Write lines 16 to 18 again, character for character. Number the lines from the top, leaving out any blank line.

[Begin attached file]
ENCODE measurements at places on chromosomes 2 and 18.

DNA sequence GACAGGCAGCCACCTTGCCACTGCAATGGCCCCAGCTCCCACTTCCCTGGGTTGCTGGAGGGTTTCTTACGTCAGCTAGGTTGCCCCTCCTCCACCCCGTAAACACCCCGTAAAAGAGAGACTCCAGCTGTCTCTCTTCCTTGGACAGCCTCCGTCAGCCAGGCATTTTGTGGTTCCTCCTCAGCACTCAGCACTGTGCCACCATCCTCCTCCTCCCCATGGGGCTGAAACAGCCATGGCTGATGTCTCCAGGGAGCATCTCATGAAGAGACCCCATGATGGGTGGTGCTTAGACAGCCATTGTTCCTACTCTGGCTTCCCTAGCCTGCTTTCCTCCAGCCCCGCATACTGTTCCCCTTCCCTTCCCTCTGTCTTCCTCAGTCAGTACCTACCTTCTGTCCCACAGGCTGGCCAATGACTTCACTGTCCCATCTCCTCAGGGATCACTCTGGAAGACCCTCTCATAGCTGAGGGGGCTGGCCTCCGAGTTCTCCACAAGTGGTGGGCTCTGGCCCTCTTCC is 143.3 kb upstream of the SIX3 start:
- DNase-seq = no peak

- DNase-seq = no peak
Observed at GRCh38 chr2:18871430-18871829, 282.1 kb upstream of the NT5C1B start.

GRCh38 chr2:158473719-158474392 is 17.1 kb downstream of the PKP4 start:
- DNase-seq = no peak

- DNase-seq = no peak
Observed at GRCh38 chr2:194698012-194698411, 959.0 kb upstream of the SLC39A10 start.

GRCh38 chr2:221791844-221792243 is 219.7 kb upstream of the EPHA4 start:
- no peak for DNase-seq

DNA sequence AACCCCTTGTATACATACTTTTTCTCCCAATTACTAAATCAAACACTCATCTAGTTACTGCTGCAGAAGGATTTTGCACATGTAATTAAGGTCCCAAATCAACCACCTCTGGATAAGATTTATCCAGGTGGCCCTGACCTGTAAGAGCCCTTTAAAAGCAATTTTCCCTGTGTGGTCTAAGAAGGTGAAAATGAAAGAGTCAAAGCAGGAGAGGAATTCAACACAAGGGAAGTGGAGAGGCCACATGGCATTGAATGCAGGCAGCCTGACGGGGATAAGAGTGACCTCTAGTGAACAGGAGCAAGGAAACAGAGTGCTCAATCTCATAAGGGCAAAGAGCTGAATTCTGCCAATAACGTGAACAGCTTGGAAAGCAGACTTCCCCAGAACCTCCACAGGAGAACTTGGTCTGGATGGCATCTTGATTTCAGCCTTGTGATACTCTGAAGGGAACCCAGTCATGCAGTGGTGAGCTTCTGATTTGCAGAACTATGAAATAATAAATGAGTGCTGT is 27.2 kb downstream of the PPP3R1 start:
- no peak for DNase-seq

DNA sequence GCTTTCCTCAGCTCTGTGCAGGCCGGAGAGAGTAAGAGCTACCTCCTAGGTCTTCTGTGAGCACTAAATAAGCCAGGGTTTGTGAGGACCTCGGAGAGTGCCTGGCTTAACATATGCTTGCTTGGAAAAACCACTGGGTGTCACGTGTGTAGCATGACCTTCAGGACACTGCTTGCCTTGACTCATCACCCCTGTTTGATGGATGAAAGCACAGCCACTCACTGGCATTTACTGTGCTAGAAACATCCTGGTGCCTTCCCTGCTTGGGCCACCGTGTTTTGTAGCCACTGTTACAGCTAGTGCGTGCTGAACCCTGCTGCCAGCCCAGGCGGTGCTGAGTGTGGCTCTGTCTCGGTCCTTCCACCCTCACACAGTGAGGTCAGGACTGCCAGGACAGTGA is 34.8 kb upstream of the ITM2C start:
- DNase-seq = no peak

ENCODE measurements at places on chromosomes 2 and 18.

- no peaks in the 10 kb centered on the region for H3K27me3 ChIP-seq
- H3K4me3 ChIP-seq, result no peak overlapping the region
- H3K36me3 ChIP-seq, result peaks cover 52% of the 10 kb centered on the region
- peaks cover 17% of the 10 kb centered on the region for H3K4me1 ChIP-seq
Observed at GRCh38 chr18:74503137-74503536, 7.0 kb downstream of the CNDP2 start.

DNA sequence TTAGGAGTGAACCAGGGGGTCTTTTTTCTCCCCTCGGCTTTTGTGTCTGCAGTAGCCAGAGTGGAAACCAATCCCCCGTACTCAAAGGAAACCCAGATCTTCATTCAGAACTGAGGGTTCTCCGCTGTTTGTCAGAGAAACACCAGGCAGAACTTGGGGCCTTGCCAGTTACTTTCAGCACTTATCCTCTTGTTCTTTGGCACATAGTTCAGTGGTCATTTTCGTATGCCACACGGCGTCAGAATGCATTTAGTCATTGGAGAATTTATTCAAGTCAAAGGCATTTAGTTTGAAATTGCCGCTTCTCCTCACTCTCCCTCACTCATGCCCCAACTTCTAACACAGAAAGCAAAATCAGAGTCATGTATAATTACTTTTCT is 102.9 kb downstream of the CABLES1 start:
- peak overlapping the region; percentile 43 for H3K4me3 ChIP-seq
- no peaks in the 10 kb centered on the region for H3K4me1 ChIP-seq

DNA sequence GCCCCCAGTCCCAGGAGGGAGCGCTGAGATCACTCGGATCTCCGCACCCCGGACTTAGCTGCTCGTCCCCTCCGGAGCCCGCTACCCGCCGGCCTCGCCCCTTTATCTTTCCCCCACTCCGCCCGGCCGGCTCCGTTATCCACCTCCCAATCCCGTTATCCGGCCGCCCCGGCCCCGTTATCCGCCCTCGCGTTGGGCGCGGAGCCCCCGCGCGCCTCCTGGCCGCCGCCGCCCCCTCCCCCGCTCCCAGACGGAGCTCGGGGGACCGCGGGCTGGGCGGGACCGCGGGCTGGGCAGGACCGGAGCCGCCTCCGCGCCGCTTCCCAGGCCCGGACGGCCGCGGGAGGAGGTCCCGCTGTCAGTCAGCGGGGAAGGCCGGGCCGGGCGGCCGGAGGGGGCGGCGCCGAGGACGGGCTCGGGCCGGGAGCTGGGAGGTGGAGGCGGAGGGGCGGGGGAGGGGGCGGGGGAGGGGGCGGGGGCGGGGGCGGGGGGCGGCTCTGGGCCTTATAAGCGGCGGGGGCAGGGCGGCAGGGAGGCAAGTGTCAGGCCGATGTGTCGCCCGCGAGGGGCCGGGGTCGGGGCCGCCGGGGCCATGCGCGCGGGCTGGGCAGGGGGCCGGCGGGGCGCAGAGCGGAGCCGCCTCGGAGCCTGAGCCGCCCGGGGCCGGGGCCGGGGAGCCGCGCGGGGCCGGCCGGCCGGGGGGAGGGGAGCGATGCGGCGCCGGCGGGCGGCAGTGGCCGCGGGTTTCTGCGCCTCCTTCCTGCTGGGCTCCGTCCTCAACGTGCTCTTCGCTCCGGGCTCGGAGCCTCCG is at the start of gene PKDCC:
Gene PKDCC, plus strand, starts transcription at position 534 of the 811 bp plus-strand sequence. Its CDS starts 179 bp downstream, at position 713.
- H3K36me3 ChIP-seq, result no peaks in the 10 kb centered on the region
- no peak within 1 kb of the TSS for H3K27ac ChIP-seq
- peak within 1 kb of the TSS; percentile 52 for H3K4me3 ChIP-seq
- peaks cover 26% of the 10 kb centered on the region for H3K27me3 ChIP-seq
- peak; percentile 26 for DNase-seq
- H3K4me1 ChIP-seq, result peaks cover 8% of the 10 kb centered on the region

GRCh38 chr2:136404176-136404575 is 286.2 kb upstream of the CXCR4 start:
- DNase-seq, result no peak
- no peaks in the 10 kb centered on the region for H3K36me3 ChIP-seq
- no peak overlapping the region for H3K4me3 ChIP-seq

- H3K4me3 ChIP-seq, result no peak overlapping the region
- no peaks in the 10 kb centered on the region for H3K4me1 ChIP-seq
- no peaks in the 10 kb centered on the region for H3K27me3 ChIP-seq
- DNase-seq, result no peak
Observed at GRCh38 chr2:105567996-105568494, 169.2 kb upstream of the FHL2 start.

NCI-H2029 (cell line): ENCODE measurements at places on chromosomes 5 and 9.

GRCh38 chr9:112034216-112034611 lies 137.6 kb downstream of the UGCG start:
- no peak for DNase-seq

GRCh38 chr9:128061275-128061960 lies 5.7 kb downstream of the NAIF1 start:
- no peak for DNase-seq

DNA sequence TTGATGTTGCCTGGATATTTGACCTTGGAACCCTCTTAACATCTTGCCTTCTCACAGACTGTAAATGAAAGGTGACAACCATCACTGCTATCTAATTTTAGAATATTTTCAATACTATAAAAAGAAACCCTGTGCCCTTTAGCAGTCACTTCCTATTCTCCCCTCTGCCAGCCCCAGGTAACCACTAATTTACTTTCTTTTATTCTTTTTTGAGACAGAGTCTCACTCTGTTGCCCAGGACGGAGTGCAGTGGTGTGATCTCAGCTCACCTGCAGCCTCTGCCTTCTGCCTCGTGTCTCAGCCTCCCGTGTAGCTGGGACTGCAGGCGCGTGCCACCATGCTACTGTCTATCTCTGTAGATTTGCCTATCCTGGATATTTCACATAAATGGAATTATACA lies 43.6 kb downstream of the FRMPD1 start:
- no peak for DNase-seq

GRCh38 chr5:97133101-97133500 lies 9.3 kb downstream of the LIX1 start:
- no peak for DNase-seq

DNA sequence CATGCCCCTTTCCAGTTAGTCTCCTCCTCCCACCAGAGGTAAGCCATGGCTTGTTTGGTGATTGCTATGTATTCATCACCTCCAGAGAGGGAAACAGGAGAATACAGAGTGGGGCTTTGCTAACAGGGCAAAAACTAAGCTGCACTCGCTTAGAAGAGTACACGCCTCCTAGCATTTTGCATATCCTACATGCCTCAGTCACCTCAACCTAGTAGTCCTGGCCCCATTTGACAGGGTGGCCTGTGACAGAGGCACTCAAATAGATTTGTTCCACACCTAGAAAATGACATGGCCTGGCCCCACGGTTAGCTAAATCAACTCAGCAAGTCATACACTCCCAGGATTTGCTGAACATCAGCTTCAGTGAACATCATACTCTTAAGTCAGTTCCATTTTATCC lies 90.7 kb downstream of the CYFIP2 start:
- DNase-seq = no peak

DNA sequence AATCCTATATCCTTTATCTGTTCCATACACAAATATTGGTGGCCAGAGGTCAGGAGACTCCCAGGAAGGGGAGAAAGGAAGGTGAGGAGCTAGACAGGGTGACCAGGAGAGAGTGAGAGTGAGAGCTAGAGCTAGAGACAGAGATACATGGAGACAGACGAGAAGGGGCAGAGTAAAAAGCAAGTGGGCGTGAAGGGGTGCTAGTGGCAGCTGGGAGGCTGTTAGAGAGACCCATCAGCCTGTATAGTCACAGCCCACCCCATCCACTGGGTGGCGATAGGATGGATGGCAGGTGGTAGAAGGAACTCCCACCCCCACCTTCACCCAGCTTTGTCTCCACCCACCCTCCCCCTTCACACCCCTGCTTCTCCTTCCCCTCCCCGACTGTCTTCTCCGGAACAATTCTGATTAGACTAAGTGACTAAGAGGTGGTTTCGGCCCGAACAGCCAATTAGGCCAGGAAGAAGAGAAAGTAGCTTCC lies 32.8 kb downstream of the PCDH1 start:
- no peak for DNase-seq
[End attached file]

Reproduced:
ENCODE measurements at places on chromosomes 2 and 18.

- no peaks in the 10 kb centered on the region for H3K27me3 ChIP-seq
- H3K4me3 ChIP-seq, result no peak overlapping the region